Trying to get kids to eat healthier? Don't tell them veggies are good for them

At some point, most kids will hear that drinking milk helps make their bones strong or that fish is food for the brain. But do these messages foster the idea that if something is good for us, it must surely taste bad? According to a new study in the Journal of Consumer Research, when children hear about the benefits of healthy food, they're less likely to eat it.

"We predicted that when food is presented to children as making them strong or as a tool to achieve a goal such as learning how to read or count, they would conclude the food is not as tasty and therefore consume less of it," write authors Michal Maimaran (Kellogg School of Management, Northwestern University) and Ayelet Fishbach (University of Chicago Booth School of Business).

To test this idea, the authors conducted five studies with children between the ages of three and five. In all of the studies, the children were read a picture book story about a girl who ate a snack of crackers or carrots. Depending on the experiment, the story either did or did not state the benefits of the snack (making the girl strong or helping her learn how to count). The children were then given the opportunity to eat the food featured in the story and the authors measured how much they ate. The children ate more when they did not receive any message about the foods making them strong or helping them learn how to count.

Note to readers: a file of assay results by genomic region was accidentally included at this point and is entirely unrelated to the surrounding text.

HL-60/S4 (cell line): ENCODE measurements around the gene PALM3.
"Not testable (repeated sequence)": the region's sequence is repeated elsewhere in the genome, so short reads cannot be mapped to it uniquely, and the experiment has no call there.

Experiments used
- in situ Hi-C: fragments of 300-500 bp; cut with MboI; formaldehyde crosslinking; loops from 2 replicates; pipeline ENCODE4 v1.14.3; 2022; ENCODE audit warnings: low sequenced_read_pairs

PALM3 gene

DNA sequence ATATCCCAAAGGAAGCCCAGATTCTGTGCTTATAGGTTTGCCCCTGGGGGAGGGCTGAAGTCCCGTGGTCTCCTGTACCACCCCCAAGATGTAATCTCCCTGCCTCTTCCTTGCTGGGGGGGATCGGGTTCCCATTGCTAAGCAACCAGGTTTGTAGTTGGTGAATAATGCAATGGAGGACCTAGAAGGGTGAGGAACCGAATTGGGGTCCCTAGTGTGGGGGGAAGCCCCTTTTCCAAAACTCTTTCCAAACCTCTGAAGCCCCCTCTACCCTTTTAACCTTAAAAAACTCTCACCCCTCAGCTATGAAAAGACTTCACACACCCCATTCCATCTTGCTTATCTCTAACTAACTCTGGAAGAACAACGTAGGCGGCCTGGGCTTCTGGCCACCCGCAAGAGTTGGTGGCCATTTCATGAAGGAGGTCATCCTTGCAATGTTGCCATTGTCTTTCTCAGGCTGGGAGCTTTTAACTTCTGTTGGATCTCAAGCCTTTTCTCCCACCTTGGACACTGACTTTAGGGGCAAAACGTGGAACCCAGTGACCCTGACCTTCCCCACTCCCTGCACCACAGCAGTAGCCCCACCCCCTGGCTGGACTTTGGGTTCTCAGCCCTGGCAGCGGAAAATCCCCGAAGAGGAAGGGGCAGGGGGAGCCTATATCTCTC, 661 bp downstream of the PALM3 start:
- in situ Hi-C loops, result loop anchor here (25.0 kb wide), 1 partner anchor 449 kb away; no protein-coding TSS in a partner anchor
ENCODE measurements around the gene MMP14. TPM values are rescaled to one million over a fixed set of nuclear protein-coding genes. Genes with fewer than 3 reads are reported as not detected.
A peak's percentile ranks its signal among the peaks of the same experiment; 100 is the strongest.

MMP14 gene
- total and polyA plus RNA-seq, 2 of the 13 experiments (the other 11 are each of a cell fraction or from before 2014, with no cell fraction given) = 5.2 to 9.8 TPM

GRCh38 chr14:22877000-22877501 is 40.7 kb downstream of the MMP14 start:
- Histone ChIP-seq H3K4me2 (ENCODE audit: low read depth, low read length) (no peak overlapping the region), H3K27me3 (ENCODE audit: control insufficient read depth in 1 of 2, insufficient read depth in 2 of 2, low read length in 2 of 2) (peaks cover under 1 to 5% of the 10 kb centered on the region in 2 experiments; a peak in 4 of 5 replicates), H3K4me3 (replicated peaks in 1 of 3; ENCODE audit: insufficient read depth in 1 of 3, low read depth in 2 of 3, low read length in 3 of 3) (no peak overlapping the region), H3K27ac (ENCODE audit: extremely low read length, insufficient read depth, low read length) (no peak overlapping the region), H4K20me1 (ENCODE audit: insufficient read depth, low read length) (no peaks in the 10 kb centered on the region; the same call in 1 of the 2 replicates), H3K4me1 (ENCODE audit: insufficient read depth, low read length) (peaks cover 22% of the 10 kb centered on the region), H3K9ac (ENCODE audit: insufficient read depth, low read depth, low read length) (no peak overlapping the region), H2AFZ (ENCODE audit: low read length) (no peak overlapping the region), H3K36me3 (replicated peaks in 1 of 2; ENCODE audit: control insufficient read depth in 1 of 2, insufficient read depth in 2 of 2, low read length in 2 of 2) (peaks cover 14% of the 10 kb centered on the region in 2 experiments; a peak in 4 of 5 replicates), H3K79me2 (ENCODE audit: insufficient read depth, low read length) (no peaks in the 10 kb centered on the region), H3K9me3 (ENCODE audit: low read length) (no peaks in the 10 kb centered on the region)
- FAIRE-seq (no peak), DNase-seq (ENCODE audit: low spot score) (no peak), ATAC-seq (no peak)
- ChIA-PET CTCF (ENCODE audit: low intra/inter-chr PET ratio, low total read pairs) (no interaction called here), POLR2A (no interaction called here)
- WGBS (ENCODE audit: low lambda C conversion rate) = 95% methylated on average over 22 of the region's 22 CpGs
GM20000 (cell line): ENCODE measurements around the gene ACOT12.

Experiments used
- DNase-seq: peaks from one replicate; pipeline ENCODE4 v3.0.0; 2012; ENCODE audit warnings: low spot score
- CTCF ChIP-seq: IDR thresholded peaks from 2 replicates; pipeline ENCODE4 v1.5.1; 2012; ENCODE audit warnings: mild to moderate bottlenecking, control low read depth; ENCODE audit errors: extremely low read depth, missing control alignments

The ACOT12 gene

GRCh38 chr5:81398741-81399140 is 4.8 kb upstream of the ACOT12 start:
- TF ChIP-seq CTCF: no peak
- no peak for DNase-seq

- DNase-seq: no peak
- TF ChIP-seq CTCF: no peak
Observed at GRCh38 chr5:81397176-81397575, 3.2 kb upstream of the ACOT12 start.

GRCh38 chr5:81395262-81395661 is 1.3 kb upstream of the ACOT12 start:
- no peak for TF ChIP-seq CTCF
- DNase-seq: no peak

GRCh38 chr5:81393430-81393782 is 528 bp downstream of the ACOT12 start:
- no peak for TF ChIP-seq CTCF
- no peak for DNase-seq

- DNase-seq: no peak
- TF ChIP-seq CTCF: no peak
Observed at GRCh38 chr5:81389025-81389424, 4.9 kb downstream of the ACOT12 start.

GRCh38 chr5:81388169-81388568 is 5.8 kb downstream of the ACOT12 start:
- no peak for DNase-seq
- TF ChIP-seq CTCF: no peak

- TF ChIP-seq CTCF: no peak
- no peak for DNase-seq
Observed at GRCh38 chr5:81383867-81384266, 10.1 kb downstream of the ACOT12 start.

Brands marketing food items to parents and children can use these results to de-emphasize the benefits of and focus more on the positive experience of eating the food. These results also help to empower and medical institutions looking to combat and juvenile diabetes.

"Parents and caregivers who are struggling to get to eat healthier may be better off simply serving the food without saying anything about it, or (if credible) emphasizing how yummy the actually is," the authors conclude.

More information: Michal Maimaran and Ayelet Fishbach. "If It's Useful and You Know It, Do You Eat? Preschoolers Refrain from Instrumental Food." Journal of Consumer Research: October 2014.

add to favorites email to friend print save as pdf

Related Stories

Offer kids whole grains; they'll eat them, study shows

Jun 24, 2014

(Medical Xpress)—Many parents presume their children will shun whole grains because they think they don't like them, a University of Florida researcher says, but a new UF study may start to debunk that ...

Recommended for you

Law requiring release of health information upheld

12 minutes ago

(HealthDay)—A state law that requires plaintiffs to release relevant protected health information before proceeding with allegations of medical liability has been upheld by a federal appeals court, according ...

Research highlights extent and effects of school violence

1 hour ago

Six percent of U.S. children and youth missed a day of school over the course of a year because they were the victim of violence or abuse at school. This was a major finding of a study on school safety by University of New ...

Planning for the move from children's to adult palliative care

3 hours ago

The differences between children's and adult palliative care services are too wide for young people with life-limiting conditions to negotiate, according to research by Bangor University. Commenting on the findings, the researchers ...

User comments